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The Key to an Honorable Exit from Iraq

Protecting and nurturing Iraqi Kurds will be a stabilizing factor after U.S. combat troops are withdrawn.

by
Michael Weiss

Bio

May 17, 2009 - 12:02 am
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Now that the Obama administration has redoubled its military focus on Afghanistan and Pakistan, it is worth remembering that Iraq is by no means a completed or “won” war. One hundred and forty-two thousand coalition troops are still deployed, mainly in a peacekeeping capacity.

It’s true that overall violence has remained low since the surge. However, the current Iraqi government, which just concluded a successful provincial election, operates today on what can only be described as a temporary truce agreement among various sectarian parties, and the future of this fragile country is by no means certain. In six weeks, the U.S. will begin an estimated sixteen-month withdrawal of combat forces from Iraq, so the conversation turns, albeit at a much more muted level than before, to the subject of exit strategies.

Dissent magazine is hosting a written symposium on this question, and one submission by a participant who has long devoted himself to the Iraq war and its bloody aftermath is a necessary read. Brendan O’Leary is an international constitutional adviser to the Kurdistan National Assembly and Government (KRG), who, having matured in the cask of Northern Ireland, is an expert on federalism and ethno-religious power sharing arrangements in post-colonial societies.

(To get a sense of O’Leary’s cogence in years past, read his brilliant rebuttal to the Baker-Hamilton report on Iraq.)

In 2005, O’Leary helped edit a collection of essays, published under the title The Future of Iraqi Kurdistan, which elegantly tied the historical struggle of the largest stateless people of the Middle East to their current ascendancy in post-Saddam Iraq. A strong defender of the Iraqi constitution, for which he also served as a Western consultant, he has been arguing for years that the political salvation of the country — the avoidance of genocidal civil war and partition — lay in this overlooked or dismissed founding document, ratified by four out of five voters in 2005 in a UN-certified election and composed by the elite of the Shiite party now known as ISCI (the Iraqi Supreme Council of Islam, formerly the Supreme Council for Islamic Revolution in Iraq, a name-change that is as significant as the precipitous decline of daily violence in the country).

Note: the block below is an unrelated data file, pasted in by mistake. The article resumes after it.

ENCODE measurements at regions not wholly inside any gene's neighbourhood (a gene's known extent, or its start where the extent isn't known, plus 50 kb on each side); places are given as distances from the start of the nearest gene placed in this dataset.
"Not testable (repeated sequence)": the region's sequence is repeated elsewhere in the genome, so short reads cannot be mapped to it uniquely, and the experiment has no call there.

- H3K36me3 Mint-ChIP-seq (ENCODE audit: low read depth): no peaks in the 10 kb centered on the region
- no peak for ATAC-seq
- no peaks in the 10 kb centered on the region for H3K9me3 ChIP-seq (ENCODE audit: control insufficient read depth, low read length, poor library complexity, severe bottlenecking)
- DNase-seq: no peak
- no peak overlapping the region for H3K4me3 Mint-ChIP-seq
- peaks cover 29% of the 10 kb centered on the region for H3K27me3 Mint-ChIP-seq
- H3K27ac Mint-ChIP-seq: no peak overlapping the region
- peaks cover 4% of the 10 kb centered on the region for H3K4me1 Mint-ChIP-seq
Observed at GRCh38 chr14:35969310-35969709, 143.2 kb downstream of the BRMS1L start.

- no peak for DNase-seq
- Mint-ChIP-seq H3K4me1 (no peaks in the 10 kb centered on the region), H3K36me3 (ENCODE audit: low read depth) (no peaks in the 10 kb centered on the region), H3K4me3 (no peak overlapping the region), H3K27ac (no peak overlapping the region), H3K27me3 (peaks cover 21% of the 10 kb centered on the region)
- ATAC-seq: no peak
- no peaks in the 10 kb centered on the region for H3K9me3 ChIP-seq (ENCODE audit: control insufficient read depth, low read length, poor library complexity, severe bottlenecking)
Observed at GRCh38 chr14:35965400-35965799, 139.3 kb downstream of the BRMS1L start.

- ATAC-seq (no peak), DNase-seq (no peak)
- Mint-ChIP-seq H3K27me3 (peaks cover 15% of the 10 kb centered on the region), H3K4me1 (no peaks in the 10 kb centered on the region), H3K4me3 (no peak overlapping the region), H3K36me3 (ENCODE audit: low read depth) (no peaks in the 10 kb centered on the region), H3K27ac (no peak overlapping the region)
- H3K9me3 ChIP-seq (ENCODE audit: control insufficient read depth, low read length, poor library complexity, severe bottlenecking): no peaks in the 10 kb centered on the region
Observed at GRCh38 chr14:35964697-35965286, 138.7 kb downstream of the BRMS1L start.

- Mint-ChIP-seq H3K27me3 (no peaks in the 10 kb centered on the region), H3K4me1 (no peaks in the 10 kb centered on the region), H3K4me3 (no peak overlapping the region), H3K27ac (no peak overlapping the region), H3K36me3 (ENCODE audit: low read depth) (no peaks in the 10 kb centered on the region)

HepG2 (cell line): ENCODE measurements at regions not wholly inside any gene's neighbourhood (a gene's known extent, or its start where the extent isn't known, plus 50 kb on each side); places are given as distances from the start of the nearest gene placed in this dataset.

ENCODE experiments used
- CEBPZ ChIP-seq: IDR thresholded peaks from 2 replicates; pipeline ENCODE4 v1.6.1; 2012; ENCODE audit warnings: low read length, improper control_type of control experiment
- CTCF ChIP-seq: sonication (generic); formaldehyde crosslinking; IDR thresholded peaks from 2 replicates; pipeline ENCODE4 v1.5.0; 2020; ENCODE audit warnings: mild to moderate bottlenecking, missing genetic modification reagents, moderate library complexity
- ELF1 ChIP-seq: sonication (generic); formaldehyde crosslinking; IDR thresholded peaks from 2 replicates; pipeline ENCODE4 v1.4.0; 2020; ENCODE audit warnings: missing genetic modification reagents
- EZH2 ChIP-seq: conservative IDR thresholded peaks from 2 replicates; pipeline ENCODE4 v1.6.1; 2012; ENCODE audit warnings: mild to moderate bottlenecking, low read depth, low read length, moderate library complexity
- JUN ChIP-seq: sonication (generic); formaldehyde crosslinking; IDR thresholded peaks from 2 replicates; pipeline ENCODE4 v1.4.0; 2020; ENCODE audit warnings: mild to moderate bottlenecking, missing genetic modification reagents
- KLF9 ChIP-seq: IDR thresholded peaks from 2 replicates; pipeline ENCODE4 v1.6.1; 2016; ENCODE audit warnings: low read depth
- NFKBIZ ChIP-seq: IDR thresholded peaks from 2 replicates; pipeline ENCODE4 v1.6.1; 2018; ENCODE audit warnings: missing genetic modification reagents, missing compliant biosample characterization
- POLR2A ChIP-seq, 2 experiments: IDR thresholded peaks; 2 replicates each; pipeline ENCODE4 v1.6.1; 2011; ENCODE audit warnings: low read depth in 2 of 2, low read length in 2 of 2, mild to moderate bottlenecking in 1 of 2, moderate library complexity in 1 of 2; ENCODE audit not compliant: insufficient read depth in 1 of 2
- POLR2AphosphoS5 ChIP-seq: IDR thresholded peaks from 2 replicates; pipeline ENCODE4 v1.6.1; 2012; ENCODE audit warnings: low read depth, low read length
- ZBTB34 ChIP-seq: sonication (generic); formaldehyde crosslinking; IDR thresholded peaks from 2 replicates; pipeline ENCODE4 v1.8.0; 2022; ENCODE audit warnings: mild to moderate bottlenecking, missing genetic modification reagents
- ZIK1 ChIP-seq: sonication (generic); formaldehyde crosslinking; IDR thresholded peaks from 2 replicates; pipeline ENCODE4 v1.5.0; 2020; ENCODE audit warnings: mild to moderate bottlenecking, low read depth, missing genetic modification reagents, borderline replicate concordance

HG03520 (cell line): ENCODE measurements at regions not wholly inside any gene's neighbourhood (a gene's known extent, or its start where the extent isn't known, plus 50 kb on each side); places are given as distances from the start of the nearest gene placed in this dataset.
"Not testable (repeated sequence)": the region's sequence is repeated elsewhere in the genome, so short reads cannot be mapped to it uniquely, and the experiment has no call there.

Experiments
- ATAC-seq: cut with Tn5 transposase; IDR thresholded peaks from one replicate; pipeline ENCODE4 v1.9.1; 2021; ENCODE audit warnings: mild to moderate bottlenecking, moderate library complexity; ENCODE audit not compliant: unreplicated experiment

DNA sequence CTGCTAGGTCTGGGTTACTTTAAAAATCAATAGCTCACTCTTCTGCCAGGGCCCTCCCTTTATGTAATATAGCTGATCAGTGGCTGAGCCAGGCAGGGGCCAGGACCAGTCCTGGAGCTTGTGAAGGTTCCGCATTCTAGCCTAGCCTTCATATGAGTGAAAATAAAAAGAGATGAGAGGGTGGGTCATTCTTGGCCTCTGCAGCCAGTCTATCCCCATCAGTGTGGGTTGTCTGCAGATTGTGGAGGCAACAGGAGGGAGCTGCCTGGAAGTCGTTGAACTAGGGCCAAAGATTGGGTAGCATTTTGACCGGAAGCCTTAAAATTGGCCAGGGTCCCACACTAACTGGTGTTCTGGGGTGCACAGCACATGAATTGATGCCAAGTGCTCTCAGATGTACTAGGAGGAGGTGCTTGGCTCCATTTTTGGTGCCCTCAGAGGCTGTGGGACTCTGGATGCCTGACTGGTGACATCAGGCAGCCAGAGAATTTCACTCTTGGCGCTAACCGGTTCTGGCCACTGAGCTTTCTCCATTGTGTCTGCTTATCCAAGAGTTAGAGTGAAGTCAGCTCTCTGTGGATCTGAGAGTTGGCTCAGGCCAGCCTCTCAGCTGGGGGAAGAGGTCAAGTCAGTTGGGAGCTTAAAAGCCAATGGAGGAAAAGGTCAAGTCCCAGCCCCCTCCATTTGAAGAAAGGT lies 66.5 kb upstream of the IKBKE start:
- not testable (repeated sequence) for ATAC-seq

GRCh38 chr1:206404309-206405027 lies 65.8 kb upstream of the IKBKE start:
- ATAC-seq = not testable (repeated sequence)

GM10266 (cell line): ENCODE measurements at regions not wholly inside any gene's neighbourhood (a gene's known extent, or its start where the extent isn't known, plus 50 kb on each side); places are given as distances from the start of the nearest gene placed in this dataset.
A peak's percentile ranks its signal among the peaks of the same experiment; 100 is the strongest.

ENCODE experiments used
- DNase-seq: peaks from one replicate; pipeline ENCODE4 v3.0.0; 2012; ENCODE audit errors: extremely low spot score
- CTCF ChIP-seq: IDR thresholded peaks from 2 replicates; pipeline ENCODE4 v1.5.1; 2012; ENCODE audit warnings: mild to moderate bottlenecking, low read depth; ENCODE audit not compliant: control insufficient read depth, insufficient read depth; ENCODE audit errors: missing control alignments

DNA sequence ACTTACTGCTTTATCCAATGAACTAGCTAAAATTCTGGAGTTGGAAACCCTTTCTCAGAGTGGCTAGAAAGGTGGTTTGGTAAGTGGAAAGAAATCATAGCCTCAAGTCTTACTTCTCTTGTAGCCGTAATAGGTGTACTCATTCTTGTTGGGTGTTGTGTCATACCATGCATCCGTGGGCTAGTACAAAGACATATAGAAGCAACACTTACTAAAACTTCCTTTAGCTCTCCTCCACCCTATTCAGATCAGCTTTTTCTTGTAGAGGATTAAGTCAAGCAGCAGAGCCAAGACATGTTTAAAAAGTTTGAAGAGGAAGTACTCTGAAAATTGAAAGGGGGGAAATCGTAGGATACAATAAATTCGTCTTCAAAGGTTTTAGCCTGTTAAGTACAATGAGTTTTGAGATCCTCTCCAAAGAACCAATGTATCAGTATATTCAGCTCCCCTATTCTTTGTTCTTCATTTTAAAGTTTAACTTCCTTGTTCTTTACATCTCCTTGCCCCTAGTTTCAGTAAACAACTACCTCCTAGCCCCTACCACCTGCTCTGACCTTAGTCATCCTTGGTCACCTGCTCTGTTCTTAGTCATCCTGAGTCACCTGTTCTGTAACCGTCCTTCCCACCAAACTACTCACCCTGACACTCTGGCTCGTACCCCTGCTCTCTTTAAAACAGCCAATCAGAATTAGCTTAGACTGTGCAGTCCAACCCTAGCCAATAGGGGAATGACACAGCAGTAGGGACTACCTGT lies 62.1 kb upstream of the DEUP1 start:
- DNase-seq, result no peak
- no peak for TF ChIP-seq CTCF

Together with Kurdish leaders, the majority Muslim sect of Iraq placed every check on a centralized Iraq, which under Saddam had enabled every act of brutality visited upon religious and tribal minorities. Kurdistan, it was understood and then codified by the Iraqi framers, is an autonomous region with its own functioning legislature, judiciary, military, and industry, and it ought to be allowed to continue as such in order for Iraq’s largest non-Arab bloc to consent to any viable reconstructed Iraqi state. The constitution also allowed for all eighteen provinces — excluding Baghdad and Kirkuk — to combine into larger regions if they so choose, but if they do not, then the provinces are still entitled to significant rights of self-government.

As O’Leary writes:

The Constitution, in short, permits either a symmetrical federation, in which other regions are built with the same powers as Kurdistan, or an asymmetrical federation, in which the existing provinces of Arab-majority Iraq, by comparison with the KRG, choose to grant greater authority to the Baghdad government.

He adds that a common misreading of the 2009 provincial elections has it that the federalist idea was undercut by the victory of centralists, a fact owing more to the incompetence of the ISCI, which was effectively branded a handmaiden of Tehran. But it is important to remember that no elections were even held in the key region of Kurdistan or the contentious province of Kirkuk, which together make up a fifth of the entire country.

Furthermore, “[i]n no province did any Arab party or list win 50 percent of the vote, and in only one did any list come close,” meaning that power sharing, and an emphasis on local representation, remains the most attractive option for Arab Iraqis.

(Baathist holdovers and Sadrists who turned out to vote last February were not declaring their willingness to cooperate with each other in a pluralist, democratic Iraq; what “they promise is little more than competition over who will organize the first coup” — a reality that should be burned into Hillary Clinton’s cortex.)

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